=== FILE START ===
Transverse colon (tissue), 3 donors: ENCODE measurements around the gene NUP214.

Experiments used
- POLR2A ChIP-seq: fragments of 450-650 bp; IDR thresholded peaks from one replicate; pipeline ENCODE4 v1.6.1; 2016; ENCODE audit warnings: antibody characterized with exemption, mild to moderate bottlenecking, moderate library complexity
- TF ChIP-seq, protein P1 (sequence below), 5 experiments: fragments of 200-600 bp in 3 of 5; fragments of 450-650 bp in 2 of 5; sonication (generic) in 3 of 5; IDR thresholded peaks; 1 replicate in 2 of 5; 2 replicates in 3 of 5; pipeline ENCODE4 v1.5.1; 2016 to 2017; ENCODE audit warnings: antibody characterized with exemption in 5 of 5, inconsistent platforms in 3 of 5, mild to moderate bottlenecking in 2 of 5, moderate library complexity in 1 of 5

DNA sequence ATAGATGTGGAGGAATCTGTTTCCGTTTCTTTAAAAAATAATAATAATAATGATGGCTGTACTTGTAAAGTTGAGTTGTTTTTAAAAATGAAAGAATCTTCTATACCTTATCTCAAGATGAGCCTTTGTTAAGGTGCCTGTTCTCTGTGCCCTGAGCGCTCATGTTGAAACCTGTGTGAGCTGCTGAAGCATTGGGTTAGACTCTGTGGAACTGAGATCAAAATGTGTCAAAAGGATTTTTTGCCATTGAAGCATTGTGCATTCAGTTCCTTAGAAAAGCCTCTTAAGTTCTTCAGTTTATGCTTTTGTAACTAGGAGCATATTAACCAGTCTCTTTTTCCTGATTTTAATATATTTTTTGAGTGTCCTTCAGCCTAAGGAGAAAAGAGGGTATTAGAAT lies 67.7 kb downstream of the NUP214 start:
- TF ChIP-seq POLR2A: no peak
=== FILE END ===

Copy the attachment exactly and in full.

Transverse colon (tissue), 3 donors: ENCODE measurements around the gene NUP214.

Experiments used
- POLR2A ChIP-seq: fragments of 450-650 bp; IDR thresholded peaks from one replicate; pipeline ENCODE4 v1.6.1; 2016; ENCODE audit warnings: antibody characterized with exemption, mild to moderate bottlenecking, moderate library complexity
- TF ChIP-seq, protein P1 (sequence below), 5 experiments: fragments of 200-600 bp in 3 of 5; fragments of 450-650 bp in 2 of 5; sonication (generic) in 3 of 5; IDR thresholded peaks; 1 replicate in 2 of 5; 2 replicates in 3 of 5; pipeline ENCODE4 v1.5.1; 2016 to 2017; ENCODE audit warnings: antibody characterized with exemption in 5 of 5, inconsistent platforms in 3 of 5, mild to moderate bottlenecking in 2 of 5, moderate library complexity in 1 of 5

DNA sequence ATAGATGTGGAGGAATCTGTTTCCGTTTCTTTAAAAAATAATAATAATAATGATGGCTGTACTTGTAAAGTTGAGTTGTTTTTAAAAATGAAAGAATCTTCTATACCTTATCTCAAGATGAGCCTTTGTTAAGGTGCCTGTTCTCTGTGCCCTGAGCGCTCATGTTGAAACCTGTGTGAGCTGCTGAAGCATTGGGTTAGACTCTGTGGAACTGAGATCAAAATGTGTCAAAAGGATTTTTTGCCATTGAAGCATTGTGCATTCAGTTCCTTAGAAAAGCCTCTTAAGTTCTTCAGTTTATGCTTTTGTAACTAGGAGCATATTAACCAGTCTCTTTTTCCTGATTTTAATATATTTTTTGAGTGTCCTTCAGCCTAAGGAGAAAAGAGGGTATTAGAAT lies 67.7 kb downstream of the NUP214 start:
- TF ChIP-seq POLR2A: no peak